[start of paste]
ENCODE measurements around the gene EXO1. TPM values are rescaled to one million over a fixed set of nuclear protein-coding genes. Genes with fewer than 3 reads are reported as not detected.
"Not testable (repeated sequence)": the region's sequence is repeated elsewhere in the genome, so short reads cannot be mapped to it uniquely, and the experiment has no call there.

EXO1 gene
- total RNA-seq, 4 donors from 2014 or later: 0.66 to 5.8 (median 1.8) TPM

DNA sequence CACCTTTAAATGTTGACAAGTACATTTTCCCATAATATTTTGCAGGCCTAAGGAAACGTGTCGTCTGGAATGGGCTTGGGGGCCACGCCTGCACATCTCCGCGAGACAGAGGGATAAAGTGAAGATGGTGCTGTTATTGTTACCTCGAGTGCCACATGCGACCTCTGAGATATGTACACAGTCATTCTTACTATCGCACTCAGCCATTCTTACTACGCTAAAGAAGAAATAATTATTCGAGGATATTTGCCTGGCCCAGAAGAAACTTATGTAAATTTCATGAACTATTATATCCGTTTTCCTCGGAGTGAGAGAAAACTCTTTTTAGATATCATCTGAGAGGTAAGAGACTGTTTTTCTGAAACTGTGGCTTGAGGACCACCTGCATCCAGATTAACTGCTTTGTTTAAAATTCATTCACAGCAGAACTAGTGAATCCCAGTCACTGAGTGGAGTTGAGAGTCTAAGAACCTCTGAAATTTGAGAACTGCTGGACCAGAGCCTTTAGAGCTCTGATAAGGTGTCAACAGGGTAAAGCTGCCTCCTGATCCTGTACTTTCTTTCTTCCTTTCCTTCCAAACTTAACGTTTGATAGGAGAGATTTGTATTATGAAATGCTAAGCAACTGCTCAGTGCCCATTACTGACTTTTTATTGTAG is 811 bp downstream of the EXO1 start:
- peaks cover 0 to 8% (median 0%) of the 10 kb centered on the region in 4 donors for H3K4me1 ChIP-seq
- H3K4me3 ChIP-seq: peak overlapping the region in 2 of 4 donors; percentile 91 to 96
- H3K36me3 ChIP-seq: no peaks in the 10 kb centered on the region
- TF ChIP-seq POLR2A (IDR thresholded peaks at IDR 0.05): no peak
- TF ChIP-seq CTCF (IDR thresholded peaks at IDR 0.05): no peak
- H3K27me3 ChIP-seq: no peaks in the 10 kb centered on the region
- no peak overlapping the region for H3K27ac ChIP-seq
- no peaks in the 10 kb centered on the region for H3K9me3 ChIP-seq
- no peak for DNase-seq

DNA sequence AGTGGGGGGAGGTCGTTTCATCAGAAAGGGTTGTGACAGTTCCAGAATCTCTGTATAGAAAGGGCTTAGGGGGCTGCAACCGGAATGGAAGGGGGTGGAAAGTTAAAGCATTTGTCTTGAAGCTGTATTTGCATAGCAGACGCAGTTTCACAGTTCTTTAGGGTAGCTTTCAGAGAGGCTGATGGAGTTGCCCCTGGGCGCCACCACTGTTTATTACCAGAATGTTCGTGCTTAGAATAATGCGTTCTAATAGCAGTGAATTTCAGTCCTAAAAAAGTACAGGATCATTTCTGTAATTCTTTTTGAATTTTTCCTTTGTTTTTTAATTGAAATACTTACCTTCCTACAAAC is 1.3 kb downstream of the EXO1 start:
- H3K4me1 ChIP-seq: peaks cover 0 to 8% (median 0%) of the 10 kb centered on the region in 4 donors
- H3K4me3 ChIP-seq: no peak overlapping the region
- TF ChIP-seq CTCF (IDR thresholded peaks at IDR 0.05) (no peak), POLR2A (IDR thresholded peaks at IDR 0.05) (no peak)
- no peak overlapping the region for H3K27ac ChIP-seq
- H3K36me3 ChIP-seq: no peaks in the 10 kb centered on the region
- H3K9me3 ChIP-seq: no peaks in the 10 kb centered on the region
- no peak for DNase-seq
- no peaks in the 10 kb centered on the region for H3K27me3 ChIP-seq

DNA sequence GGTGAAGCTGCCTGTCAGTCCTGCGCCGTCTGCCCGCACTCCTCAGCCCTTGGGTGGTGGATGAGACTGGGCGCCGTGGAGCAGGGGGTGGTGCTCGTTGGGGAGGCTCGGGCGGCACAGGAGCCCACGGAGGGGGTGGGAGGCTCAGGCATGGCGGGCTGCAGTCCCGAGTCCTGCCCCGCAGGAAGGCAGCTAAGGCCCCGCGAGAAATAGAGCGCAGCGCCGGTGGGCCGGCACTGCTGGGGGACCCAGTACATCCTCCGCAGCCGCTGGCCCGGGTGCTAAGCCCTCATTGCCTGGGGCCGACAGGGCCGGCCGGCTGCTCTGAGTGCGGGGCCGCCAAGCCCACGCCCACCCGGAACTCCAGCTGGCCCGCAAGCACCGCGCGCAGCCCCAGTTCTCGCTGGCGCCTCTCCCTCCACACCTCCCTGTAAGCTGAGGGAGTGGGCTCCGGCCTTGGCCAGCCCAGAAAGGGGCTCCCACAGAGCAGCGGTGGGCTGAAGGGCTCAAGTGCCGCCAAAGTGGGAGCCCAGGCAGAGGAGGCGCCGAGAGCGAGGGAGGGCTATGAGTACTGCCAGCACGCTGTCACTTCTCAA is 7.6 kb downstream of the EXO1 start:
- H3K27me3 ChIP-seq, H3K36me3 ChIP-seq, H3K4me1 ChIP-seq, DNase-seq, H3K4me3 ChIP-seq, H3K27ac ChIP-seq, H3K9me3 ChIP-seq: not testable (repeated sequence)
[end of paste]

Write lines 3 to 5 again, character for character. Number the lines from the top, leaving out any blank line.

EXO1 gene
- total RNA-seq, 4 donors from 2014 or later: 0.66 to 5.8 (median 1.8) TPM

DNA sequence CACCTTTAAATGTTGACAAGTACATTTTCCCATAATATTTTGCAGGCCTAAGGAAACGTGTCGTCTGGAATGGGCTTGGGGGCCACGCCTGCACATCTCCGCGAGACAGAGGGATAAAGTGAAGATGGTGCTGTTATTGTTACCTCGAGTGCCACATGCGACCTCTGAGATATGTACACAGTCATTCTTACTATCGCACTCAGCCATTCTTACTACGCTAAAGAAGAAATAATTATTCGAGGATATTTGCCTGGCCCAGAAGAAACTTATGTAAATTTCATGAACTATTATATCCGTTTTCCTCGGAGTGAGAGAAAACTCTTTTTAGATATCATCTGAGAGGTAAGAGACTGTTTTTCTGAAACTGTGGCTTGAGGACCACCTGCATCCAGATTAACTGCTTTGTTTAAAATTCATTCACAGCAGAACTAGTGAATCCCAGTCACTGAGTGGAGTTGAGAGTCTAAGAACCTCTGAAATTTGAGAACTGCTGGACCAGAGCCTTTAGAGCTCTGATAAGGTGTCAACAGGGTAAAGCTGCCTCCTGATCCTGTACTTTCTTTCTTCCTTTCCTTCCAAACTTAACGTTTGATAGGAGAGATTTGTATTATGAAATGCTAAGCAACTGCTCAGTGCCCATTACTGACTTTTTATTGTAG is 811 bp downstream of the EXO1 start: